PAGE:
Miami has made a concentrated effort to augment its bench production since collapsing to a more balanced Dallas Mavericks team during 2011's NBA Finals. Although the spotlight was on Dirk Nowitzki, Dallas' role players were the deciding factor that tipped the scales in its favor.
Miami's offseason pickups look to deny history the opportunity to repeat itself.
The following five bench players will mask the glaring void that resulted in Miami's catastrophic Finals performance.
Key stat: 1.3 blocks per game
What he offers: Energy
On Tuesday, head coach Erik Spoelstra elected to start the newest member of the Heat, Ronny Turiaf, for regular starter Joel Anthony—expect this to become a trend.
An undersized center, Anthony attempts to compensate for his offensive deficiencies with defensive aggressiveness. As one of only two Miami players that average over one block per game—the other being guard Dwyane Wade—Spoelstra relies on him to do the dirty work.
Although Anthony won't make the highlight reel, his subtle contributions have gained recognition throughout the Heat's fan-base. The reverberating chants of "MVP" while he steps to the free-throw line may be good-natured sarcasm, but it reassures the hardworking Canadian that his efforts don't go unnoticed.
Key stat: 40 percent three-point shooter
What he offers: Spreads the floor offensively
Jones is known for one thing: shooting lights out behind the arc. Throughout Miami's 2011 playoff run, No. 22 made several key three pointers in crunch time.
His renowned sharpshooting skill-set forces opposing defenses to honor his presence on the perimeter—this eases the pressure on his teammates in the post. If Jones' defender strays too far to offer assistance in the paint, they're playing a game of "chicken" with a long-ranged marksman.
The small forward also offers a reliable option to slash large deficits in a truncated amount of time.
Key stat: 49 percent three-point shooter
What he offers: Length
Much like James Jones, Mike Miller is a pinpoint-accurate perimeter threat that creates space on the offensive end. However, he is more diverse than his aforementioned counterpart.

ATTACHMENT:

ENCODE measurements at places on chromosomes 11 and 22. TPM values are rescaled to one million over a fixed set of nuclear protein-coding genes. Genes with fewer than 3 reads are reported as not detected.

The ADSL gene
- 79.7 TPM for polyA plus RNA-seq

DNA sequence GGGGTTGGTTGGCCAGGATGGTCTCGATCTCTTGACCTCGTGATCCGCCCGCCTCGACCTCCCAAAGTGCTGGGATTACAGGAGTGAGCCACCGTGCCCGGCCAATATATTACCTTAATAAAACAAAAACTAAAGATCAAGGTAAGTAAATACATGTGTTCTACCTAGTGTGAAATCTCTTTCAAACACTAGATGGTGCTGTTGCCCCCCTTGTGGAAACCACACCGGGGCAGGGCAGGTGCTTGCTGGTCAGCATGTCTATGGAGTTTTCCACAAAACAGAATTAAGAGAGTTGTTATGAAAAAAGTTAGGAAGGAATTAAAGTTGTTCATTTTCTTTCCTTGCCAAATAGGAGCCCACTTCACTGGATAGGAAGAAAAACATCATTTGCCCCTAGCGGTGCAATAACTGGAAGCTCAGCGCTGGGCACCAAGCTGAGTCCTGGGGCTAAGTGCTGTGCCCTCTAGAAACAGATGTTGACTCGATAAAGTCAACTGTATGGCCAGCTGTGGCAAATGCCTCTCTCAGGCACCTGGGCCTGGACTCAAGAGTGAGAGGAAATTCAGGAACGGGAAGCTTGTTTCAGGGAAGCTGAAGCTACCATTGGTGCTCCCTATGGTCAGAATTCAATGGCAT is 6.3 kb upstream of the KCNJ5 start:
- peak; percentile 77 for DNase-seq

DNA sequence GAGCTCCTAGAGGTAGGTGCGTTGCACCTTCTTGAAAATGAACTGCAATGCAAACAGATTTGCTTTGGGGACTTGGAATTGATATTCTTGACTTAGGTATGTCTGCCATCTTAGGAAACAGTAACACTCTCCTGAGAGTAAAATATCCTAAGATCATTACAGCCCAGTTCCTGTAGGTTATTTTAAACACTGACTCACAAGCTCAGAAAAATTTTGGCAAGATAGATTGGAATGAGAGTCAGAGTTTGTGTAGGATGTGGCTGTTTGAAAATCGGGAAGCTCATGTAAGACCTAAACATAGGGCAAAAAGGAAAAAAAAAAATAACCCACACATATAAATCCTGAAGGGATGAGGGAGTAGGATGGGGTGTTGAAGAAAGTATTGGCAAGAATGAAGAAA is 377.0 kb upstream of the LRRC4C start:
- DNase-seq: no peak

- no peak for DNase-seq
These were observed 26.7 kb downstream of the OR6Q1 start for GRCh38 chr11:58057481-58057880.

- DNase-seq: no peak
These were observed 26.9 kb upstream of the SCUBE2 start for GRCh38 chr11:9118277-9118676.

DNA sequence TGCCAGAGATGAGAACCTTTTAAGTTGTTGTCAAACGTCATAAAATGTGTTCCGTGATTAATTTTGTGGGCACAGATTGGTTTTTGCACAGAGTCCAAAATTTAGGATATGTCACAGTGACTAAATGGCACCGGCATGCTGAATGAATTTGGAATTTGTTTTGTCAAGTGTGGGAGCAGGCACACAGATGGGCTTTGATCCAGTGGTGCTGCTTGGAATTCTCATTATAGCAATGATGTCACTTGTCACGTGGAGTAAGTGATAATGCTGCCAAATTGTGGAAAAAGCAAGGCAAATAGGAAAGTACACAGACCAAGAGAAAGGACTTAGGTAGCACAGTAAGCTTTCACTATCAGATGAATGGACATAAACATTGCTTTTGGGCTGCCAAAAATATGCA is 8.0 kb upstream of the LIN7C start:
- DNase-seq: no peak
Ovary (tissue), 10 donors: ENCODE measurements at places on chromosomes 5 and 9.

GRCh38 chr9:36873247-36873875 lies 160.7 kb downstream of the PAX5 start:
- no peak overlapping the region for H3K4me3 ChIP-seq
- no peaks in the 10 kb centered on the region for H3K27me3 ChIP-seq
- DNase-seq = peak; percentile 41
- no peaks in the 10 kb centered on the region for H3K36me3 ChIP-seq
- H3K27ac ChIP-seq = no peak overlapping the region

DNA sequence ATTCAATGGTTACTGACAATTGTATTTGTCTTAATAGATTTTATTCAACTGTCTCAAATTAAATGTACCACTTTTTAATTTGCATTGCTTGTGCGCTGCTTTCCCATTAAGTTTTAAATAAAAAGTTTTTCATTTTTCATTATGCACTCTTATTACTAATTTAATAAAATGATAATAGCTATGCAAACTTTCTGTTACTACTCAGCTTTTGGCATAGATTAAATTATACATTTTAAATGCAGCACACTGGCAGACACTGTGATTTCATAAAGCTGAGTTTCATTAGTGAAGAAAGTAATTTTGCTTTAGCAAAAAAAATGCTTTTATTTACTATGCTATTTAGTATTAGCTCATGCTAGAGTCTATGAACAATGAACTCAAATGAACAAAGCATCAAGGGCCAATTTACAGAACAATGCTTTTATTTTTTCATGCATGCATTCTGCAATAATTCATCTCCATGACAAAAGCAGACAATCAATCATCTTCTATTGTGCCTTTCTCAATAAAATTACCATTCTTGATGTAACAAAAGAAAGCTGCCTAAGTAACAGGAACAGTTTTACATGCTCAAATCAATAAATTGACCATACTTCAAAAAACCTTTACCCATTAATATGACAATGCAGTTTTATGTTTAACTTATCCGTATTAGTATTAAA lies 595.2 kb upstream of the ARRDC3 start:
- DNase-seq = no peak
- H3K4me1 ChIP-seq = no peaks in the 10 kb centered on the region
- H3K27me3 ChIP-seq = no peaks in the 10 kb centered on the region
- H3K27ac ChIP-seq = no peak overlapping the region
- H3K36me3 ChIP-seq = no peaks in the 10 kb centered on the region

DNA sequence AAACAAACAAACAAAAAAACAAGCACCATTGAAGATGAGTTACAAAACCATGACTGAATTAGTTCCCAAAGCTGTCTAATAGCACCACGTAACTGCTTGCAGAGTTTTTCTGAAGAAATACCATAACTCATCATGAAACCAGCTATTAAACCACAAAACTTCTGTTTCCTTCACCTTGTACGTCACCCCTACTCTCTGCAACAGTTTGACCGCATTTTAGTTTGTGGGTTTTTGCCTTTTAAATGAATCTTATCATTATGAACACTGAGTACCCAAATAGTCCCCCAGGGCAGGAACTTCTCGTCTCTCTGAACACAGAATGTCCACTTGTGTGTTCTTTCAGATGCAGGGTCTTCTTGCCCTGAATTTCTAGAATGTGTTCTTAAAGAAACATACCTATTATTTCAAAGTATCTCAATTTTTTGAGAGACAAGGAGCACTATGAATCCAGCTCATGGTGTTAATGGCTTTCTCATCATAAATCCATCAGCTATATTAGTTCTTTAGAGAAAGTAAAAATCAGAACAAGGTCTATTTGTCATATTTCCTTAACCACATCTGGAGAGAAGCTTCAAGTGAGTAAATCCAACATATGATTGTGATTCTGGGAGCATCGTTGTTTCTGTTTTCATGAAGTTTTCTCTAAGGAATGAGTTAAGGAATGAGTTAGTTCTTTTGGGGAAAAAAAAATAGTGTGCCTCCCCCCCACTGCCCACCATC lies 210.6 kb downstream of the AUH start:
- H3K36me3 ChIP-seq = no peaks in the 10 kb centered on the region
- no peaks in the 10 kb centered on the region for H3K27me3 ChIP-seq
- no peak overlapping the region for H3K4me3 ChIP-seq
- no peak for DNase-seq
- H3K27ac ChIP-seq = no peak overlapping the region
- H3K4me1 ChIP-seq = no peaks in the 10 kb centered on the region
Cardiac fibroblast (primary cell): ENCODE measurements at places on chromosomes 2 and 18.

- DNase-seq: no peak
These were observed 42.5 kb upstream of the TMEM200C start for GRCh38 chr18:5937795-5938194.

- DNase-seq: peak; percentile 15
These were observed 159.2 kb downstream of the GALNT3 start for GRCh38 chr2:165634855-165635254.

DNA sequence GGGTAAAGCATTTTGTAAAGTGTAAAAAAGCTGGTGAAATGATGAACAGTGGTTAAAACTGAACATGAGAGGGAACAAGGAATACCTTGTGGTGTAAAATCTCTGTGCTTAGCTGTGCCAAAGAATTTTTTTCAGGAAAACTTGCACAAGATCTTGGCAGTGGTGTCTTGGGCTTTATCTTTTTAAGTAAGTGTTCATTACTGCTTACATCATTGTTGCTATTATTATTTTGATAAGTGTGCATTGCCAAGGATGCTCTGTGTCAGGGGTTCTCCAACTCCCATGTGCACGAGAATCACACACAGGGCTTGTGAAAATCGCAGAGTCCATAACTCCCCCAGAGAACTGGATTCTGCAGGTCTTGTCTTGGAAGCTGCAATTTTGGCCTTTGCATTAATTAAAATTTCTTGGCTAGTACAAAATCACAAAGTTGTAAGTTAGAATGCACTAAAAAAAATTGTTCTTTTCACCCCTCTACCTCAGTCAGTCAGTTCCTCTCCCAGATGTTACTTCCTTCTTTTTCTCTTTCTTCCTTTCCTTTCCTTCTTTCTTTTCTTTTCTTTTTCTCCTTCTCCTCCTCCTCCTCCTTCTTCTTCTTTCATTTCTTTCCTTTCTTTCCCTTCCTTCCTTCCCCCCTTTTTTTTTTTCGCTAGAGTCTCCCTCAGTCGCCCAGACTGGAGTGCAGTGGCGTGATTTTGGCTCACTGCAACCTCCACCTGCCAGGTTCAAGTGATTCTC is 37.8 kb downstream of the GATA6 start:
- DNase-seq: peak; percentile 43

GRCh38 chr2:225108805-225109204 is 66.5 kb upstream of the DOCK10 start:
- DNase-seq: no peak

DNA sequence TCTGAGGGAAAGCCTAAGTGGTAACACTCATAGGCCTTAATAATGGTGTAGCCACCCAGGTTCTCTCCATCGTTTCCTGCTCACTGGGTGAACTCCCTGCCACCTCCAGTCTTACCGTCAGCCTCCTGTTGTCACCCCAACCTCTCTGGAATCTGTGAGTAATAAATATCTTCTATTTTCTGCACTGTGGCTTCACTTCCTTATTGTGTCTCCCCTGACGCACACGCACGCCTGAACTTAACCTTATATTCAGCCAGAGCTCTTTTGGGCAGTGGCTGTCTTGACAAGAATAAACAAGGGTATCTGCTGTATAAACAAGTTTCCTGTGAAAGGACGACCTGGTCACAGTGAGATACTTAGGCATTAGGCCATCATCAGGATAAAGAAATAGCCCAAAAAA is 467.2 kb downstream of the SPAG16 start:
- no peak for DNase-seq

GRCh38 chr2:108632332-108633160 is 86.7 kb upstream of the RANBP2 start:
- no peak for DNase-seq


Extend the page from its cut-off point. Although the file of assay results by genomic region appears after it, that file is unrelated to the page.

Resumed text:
At 6'8" and 215 pounds, Miller's unusually large for a shooting guard. His height allows him to shoot over smaller defenders, while altering their own attempts at the other end of the floor.
His 11-year NBA career also brings an element of experience to his younger counterparts.
Key stat: Seven points per game
What he offers: Play-making ability
Miami's first-round pick has made an instant impact in his first season.
Norris Cole addresses what the Heat's benched sorely lacked last year: a playmaker.
The rookie point guard's greatest attribute is his confidence. Although he begins each game as a spectator, he plays extremely loose when on the court.
Cole is quick enough to penetrate the lane and create his own shot, or alternatively producing the same opportunity for his teammates. If starting point guard Mario Chalmers is forced to miss any amount of time, Miami now has a backup that can step in without the offense missing a beat.
Key stat: 7.5 rebounds per game
What he offers: Diversity
Every team has a "glue guy"—Miami's is Udonis Haslem.
Comparable to what Lamar Odom's role consisted of during his championship runs with the Lakers, Haslem has the talent to crack the starting lineup, but his impact is more apparent coming off of the bench.
Offensively, he's a better-than-average passer for a power forward that is capable of making the mid-range jumper. He also works the glass and will clean up the dirty work down low in the paint.
Defensively, Haslem compliments his pesky on-ball defending by utilizing his high motor to crash the boards.
Originally predicted to miss Miami's playoff journey due to tearing ligaments in his left foot early in the season, Haslem was determined to play when the Heat needed him most. Although the rust and his lack of conditioning was apparent, he still gave Miami a substantial boost late in the postseason.
Although LeBron, Wade and Bosh will always snag the limelight, a healthy Udonis Haslem will be the X-factor if Miami ultimately finishes what they started last season.